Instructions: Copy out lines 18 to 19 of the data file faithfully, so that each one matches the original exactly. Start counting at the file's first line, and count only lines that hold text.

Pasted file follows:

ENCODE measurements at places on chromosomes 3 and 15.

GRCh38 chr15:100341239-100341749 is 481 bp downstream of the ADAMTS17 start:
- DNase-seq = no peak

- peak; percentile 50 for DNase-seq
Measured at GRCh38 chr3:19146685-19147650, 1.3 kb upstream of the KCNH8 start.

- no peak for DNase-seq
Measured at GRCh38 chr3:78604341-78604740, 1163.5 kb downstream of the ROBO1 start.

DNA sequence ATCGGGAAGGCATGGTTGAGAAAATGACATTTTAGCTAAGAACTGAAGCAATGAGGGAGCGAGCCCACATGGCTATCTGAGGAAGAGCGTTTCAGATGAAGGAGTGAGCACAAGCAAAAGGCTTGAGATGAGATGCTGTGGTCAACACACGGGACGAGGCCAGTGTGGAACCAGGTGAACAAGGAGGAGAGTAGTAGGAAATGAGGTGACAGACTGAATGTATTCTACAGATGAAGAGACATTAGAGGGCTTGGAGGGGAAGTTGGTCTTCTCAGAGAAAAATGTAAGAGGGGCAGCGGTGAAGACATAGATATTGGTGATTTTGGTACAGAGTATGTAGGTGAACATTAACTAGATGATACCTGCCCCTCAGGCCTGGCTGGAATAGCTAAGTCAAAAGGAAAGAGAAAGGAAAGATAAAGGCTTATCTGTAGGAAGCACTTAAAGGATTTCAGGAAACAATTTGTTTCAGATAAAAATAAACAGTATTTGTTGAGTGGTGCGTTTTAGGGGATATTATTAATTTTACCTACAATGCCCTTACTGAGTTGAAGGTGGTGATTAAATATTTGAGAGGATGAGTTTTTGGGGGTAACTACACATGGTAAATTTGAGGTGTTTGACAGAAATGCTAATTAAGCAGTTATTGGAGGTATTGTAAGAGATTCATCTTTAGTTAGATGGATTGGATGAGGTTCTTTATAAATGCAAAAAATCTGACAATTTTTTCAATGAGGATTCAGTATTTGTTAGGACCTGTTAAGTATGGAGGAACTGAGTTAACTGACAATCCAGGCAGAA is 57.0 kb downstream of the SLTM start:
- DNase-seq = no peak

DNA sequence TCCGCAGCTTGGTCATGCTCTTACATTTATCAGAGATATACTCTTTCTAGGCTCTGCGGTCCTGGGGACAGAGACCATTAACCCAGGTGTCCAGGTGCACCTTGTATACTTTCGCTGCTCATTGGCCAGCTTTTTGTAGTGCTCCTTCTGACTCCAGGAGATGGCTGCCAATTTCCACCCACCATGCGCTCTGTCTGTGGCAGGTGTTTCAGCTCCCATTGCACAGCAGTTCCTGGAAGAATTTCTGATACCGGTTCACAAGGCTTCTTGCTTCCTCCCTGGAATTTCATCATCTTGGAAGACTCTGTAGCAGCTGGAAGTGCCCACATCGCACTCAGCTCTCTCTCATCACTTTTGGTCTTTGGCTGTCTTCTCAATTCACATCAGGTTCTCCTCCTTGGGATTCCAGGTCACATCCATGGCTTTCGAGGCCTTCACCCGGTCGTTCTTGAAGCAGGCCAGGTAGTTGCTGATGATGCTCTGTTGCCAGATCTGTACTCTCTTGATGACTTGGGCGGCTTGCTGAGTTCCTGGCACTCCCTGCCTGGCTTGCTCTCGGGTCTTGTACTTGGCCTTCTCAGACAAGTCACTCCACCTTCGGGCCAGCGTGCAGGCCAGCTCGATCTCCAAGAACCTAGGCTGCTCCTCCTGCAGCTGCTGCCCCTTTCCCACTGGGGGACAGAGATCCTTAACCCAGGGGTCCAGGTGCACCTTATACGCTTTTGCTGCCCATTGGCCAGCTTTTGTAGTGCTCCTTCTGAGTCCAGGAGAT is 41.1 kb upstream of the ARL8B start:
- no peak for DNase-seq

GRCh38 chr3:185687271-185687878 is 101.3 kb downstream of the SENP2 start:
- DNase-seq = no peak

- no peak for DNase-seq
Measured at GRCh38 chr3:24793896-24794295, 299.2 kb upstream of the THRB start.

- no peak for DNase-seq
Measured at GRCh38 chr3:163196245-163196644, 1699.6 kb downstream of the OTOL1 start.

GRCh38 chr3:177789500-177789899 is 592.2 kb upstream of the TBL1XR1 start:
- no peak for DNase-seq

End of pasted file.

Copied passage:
GRCh38 chr3:177789500-177789899 is 592.2 kb upstream of the TBL1XR1 start:
- no peak for DNase-seq